How Golden State Warriors' Andrew Bogut Exposes David Lee

Grant Hughes@@gt_hughesNational NBA Featured ColumnistSeptember 6, 2012

OAKLAND, CA - DECEMBER 20:  David Lee #10 of the Golden State Warriors in action against the Houston Rockets at Oracle Arena on December 20, 2010 in Oakland, California. NOTE TO USER: User expressly acknowledges and agrees that, by downloading and or using this photograph, User is consenting to the terms and conditions of the Getty Images License Agreement.  (Photo by Ezra Shaw/Getty Images)
Ezra Shaw/Getty Images

David Lee should be ecstatic.

The Golden State Warriors' acquisition of center Andrew Bogut last March meant, in theory, that the Warriors' power forward would finally have some capable assistance down low. Bogut could help Lee with the rebounding, possibly dragging the Warriors' team figure up from dead last in the NBA. He could shoulder some of the scoring load, too. And hey, Bogut's even a great passer.

All those things should make Lee a very happy Warrior.

But, at the same time, Bogut's arrival should have Lee worried. Because once Bogut starts patrolling the paint, David Lee is going to be exposed. Let me explain.

In Bogut, the Warriors have their first legitimate center since some guy named Wilt manned the lane a thousand years ago. But more than that, Bogut represents an encouraging willingness by the front office to look past cosmetic statistics in their evaluation of players.

Bogut's career averages of 12.7 points and 9.3 rebounds are nice, but they're not even as good as what solid-but-unspectacular centers Marcin Gortat (15.4 and 10) and Greg Monroe (15.4 and 9.7) put up last season. But GM Bob Myers and owner Joe Lacob looked harder at Bogut, and in doing so, determined that his basic numbers didn't come close to measuring his true value.

You see, Bogut's contributions to a team are harder to measure because they don't show up in the usual statistics. But they're significant. ESPN stat guru John Hollinger said, "Defensively, Bogut remains a monster. He ranked sixth among centers in blocks per minute, fifth in defensive rebound rate and took heaps of charges. Every metric I use rated Bogut as one of the best defensive centers, and Milwaukee's team stats (fourth in defensive efficiency with Bogut as the centerpiece) argue that as well."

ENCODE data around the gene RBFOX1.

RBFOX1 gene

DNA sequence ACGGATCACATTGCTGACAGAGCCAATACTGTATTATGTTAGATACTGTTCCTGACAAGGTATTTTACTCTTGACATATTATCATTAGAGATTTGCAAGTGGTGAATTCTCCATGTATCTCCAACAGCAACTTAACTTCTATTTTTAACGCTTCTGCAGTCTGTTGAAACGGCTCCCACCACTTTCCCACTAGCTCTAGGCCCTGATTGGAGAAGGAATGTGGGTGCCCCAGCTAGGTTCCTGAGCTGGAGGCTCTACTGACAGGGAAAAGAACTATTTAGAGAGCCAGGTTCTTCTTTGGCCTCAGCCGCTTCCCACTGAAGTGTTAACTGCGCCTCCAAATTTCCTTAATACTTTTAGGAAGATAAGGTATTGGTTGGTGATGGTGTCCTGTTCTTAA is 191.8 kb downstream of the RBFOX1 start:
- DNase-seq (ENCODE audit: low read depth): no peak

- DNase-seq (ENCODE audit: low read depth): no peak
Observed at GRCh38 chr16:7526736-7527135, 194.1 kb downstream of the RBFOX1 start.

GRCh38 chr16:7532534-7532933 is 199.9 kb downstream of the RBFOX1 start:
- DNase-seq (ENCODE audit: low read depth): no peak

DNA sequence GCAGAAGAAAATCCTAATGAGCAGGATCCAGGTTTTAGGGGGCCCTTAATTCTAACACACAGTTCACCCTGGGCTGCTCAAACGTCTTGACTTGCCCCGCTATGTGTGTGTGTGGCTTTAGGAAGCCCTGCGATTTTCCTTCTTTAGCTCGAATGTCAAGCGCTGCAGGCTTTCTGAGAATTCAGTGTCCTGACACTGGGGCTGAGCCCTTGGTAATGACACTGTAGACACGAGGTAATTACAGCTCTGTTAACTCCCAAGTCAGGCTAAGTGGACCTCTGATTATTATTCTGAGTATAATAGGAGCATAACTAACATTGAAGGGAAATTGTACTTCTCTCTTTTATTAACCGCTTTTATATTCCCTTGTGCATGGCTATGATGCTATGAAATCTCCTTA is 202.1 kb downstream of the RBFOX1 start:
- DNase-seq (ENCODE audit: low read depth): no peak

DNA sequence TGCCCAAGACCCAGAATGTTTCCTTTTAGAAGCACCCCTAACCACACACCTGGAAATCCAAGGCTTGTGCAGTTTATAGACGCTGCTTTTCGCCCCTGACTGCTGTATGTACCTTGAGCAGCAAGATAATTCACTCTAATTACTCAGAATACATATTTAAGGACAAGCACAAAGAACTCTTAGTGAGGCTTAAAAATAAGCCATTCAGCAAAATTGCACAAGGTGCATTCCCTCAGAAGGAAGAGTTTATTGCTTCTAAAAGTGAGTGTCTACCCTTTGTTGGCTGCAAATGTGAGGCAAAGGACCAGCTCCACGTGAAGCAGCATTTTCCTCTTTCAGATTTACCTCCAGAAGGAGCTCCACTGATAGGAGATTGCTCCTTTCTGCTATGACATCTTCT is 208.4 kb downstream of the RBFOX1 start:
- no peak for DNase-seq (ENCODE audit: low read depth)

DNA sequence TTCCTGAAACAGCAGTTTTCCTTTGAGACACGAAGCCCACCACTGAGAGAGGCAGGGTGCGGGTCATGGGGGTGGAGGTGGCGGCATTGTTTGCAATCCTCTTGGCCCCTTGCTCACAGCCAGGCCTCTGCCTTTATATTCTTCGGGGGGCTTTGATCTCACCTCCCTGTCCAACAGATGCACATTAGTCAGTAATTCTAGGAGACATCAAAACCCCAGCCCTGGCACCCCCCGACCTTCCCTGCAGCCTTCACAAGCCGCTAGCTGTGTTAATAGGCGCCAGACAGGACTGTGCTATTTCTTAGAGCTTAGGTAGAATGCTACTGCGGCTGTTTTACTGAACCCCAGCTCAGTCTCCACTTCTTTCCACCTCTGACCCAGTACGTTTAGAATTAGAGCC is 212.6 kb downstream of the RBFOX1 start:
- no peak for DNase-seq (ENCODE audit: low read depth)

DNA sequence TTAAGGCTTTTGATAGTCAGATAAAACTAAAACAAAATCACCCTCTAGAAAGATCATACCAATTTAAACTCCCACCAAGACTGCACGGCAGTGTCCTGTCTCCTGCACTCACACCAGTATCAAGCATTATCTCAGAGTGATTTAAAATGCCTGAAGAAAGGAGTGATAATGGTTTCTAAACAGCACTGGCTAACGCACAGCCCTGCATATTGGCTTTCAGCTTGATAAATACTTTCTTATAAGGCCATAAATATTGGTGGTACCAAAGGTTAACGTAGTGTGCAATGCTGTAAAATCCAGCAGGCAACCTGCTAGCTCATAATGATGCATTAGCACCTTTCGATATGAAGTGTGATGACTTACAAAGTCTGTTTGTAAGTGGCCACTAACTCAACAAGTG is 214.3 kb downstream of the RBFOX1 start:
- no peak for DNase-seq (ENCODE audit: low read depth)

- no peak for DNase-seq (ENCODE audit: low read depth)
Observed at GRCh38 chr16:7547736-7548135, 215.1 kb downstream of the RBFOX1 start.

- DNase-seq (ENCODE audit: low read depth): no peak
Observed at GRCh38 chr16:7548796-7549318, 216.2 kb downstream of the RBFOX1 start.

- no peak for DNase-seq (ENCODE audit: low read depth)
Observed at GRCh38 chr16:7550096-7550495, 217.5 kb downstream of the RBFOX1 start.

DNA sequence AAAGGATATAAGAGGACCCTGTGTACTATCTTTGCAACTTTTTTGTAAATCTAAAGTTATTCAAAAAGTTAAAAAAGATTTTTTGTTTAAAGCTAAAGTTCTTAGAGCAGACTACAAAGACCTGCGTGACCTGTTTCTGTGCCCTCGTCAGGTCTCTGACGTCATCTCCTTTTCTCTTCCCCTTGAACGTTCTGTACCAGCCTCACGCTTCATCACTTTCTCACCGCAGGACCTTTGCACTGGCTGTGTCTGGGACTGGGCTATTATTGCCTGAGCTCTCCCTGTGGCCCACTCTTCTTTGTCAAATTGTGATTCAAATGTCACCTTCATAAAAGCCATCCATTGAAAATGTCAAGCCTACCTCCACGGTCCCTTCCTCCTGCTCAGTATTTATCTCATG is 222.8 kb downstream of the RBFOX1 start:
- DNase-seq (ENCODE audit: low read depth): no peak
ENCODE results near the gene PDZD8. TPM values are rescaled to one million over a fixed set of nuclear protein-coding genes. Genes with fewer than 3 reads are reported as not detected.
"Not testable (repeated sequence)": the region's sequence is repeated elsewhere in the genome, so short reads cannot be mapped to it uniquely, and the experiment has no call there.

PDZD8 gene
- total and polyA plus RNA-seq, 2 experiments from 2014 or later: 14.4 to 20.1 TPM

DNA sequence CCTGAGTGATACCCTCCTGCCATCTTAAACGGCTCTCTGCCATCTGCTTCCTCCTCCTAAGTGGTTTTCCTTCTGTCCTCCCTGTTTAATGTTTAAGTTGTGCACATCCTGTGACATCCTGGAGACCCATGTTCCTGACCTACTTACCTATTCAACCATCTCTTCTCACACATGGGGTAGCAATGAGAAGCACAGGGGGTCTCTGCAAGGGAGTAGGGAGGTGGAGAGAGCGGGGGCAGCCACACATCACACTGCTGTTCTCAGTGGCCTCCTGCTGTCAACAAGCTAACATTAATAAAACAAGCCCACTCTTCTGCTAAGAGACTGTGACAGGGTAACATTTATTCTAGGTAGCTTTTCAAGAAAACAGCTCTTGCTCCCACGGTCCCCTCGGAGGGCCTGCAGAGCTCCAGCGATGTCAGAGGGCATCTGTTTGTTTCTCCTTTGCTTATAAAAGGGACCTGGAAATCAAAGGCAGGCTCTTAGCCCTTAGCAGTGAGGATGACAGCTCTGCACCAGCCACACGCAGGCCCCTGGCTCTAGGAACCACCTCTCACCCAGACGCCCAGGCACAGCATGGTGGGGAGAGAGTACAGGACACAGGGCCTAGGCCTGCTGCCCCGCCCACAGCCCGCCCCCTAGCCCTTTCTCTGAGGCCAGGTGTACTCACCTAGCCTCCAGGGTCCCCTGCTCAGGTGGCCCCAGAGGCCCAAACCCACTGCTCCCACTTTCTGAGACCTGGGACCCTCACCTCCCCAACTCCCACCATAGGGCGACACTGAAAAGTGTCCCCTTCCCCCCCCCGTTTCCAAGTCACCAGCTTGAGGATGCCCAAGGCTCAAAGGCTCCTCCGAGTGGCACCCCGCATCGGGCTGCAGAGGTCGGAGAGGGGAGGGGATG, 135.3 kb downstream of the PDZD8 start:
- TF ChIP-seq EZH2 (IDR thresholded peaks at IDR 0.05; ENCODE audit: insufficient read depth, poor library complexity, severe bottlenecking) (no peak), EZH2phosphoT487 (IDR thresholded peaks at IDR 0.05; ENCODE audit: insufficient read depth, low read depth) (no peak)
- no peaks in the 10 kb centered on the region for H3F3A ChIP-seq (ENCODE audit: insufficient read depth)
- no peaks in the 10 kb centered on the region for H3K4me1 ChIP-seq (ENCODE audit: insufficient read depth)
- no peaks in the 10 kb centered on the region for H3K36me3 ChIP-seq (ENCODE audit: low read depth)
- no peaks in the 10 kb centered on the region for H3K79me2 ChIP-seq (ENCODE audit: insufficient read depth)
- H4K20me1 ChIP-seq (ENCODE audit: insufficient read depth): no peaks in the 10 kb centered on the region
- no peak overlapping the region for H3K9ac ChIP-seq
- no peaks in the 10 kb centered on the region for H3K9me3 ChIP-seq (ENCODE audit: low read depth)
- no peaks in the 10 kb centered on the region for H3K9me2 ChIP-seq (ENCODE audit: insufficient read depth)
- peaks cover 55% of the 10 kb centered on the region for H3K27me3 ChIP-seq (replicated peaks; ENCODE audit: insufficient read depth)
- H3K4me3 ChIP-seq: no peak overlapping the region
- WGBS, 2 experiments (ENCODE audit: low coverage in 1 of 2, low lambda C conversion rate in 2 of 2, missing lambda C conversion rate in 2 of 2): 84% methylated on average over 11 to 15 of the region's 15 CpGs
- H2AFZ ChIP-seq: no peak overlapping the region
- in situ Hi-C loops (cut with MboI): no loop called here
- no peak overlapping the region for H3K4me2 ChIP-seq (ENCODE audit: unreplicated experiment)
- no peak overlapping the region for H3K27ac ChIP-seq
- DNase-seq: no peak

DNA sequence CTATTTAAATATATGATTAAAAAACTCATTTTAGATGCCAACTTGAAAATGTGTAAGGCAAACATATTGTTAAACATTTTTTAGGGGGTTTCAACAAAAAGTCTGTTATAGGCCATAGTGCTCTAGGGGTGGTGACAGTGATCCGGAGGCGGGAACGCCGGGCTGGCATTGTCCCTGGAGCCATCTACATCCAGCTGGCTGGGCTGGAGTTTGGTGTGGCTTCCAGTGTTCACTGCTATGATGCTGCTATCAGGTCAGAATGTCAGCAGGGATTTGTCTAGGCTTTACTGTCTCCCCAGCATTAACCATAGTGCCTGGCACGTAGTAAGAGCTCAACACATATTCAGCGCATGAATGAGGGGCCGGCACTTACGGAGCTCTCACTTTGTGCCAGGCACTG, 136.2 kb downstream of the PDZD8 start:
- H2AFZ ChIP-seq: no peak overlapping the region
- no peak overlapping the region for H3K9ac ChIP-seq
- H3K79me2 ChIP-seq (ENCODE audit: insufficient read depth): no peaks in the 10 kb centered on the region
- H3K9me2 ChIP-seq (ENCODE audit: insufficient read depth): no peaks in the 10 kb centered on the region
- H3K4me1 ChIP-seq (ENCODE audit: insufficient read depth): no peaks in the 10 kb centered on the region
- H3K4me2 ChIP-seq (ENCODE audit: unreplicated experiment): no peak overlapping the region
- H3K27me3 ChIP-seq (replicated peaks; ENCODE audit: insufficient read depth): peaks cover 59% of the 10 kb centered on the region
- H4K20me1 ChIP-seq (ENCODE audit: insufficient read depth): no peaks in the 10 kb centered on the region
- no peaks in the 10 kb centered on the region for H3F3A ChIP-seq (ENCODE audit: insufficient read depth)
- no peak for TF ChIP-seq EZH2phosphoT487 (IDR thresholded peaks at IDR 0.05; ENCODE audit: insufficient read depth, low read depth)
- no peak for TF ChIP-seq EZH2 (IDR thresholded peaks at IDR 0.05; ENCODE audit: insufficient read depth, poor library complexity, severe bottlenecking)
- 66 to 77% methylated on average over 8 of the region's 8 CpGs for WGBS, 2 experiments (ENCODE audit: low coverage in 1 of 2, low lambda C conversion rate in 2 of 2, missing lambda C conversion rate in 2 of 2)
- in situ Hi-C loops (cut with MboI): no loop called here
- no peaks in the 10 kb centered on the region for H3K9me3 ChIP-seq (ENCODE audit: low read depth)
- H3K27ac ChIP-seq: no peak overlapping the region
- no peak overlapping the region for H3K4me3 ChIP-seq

You'll notice he didn't mention points or rebounds per game.

And the deeper you dig, the more it becomes clear that Bogut is a real game-changer. From a pure defensive efficiency standpoint, Bogut is arguably the most impactful presence in the NBA. Just look at the last four seasons.

When Bogut was on the floor, the Milwaukee Bucks' defensive efficiency was the best in the NBA three times and third-best once. When he wasn't on the floor, their defensive efficiency fell apart, ranking 24th, 17th, 7th and 26th. Check out the chart of those ratings here.

None of that shows up in Andrew Bogut's "regular" statistics. And that's where we return to David Lee.

Lee, Bogut's polar opposite, is a conventional stat-head's dream. He scores in bunches and pulls down a hefty total of rebounds—if you cut out his rookie year, when he played just 16.9 minutes per game, Lee has easily averaged a double-double for his career. And Lee, unlike Bogut, has enjoyed season averages of more than 20 points and 10 rebounds multiple times.

The Warriors' new ownership knew they had to make a big splash when taking over the team in 2010, and they clearly hadn't yet gotten wise to the fool's gold that are cosmetic statistics. As a result, they were taken in by Lee's apparent effectiveness and awarded him a ridiculous six-year, $80 million contract.

Despite the pretty numbers, the reality has been that the Warriors are often more effective without Lee on the floor. For example, last year, Golden State's defensive efficiency improved by four points when Lee was on the bench. And overall, the deeper analysis of Lee's contributions to the Warriors isn't much better. Note the contrast between John Holllinger's analysis of Lee and the earlier bit about Bogut:

The numbers back up the subjective evaluation. Pick a method, any method -- Synergy says he was in the bottom quarter of power forwards, shows opposing power forwards had a 20.1 PER against him and reports the Warriors gave up 5.01 points per 100 possessions more with Lee on the court. He was 60th in blocks per minute, and in his case, his low foul rate was another indication that he was mailing it in.

That's a pretty different scouting report.

Overall, Lee is much worse than his conventional numbers, while Bogut is far, far better. And while Lee's numbers will almost certainly look shinier than Bogut's next season, savvy fans and analysts will know that Bogut's value is much greater.

And that's why Lee should be a little worried. When compared to Bogut, who literally seeks out contact and throws his body around to help his teammates, Lee is going to look utterly soft and selfish.

Lee got away with his apathetic, stat-centric play in the past. But now that Andrew Bogut's in town, things can go one of two ways for Lee. He can take a cue from Bogut and get tougher, less selfish and more helpful. Or, he can he can keep doing what he's always done, which will expose him as a player who gets his numbers, but doesn't really help his team become any better.

Lee's got a choice. And if he changes his game for the benfit of the team—even if it's only because he doesn't want to let Bogut make him look bad—it'll be better for everyone.